My Tribute to a Prophet of God

president-thomas-s-monson-lds-591264-printThe last Saturday in September of 2010 was not one of my finest moments. It was the night of the General Relief Society Meeting and I did not want to go. Please tell me I’m not the only one who feels this way sometimes. After all, my husband and daughter were going to play with our horses, and I had to put on a skirt and go to the stake center for a meeting? Ugh. Such was my attitude that day.

But, I went. And the address given by President Monson that evening is one I have cherished ever since. The talk was entitled, “Charity Never Faileth,” but the message I took away had little to do with that topic. Instead, I learned something incredibly reassuring about the worth of souls in the sight of our Heavenly Father.

My daughter has a chronic illness. You’d never know it to look at her, but there are a lot of things her body puts her through that just aren’t fair. As a mother, watching her struggle has been excruciating at times and is my biggest challenge. That evening I sat there in tears listening to President Monson as it seemed he told a story for the sole purpose of calming my troubled heart.

The story was about a woman named Mary Bartels. She rented rooms to patients of the hospital across the street from her home. One day a “truly awful-looking old man” came to the door needing a place to stay. He had been turned away from other homes because of his appearance, but Mary had compassion on him and set up a cot because her rooms were filled. The man continued to return to her home over the years, always bringing gifts for Mary and her family. Mary was blessed to get to know the man and learn what a beautiful soul he had. I now quote the rest of the story from President Monson’s telling:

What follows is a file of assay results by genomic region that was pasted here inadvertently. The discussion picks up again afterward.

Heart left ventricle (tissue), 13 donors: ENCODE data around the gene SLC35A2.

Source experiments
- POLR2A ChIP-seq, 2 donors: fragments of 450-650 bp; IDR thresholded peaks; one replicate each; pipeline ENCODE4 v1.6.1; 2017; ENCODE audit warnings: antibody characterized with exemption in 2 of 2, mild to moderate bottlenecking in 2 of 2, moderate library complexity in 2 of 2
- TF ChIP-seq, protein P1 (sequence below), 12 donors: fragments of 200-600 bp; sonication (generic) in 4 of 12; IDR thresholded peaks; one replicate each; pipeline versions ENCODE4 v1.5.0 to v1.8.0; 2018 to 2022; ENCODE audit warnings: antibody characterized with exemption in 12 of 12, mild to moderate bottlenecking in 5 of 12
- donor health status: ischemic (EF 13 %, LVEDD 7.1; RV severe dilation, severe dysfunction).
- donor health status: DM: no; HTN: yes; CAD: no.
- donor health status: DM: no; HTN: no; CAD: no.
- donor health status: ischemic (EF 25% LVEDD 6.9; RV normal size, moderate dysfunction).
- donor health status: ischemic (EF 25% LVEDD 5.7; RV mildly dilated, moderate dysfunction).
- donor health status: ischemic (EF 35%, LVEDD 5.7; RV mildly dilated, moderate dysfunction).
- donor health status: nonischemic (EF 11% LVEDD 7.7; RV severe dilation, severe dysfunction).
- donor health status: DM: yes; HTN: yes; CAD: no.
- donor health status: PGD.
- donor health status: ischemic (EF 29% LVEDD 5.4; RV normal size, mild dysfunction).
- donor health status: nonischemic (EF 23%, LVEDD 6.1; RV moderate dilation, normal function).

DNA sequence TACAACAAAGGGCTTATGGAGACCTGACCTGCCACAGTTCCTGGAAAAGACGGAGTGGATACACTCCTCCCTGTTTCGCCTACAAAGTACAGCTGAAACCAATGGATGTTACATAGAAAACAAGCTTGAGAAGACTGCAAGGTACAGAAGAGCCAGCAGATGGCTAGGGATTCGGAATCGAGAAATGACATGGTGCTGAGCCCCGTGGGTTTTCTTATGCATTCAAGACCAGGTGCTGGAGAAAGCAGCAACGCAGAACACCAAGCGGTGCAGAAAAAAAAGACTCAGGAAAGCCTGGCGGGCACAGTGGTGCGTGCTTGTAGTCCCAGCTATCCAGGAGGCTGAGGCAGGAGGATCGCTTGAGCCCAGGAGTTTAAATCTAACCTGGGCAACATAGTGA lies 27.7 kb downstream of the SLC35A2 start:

After the man passed away, Mary was visiting with a friend who had a greenhouse. As she looked at her friend’s flowers, she noticed a beautiful golden chrysanthemum but was puzzled that it was growing in a dented, old, rusty bucket. Her friend explained, “I ran short of pots, and knowing how beautiful this one would be, I thought it wouldn’t mind starting in this old pail. It’s just for a little while, until I can put it out in the garden.”

Mary smiled as she imagined just such a scene in heaven. “Here’s an especially beautiful one,” God might have said when He came to the soul of the little old man. “He won’t mind starting in this small, misshapen body.” But that was long ago, and in God’s garden how tall this lovely soul must stand!

I was moved that evening picturing my own especially beautiful soul living in a body that is far less than ideal. She, too, will one day stand tall in God’s garden. In the meantime, she is an example to me by making the best of every day and being happy in spite of circumstances outside her control. No matter the condition of her physical frame, she is growing something beautiful on the inside. The light of our Savior shines brightly through her and I am humbled and blessed that she was sent to our home.

FlowerThe metaphor of the golden chrysanthemum meant so much to me that I found a dented, old, rusty pail and with my daughter planted a beautiful flower. We listened to President Monson’s story and hopefully the meaning will stay with her as it stayed with me. I highly encourage you to listen to this talk and hear him tell the story in his own magnificent way.

Farewell, President Monson. I thought the best tribute I could give you was to share how much it meant to me when you calmed my troubled mother’s heart and gave me something I can reflect on time after time. You were truly a man of God and I will cherish you forever for giving me a new perspective and turning my sorrow into hope for a brighter day.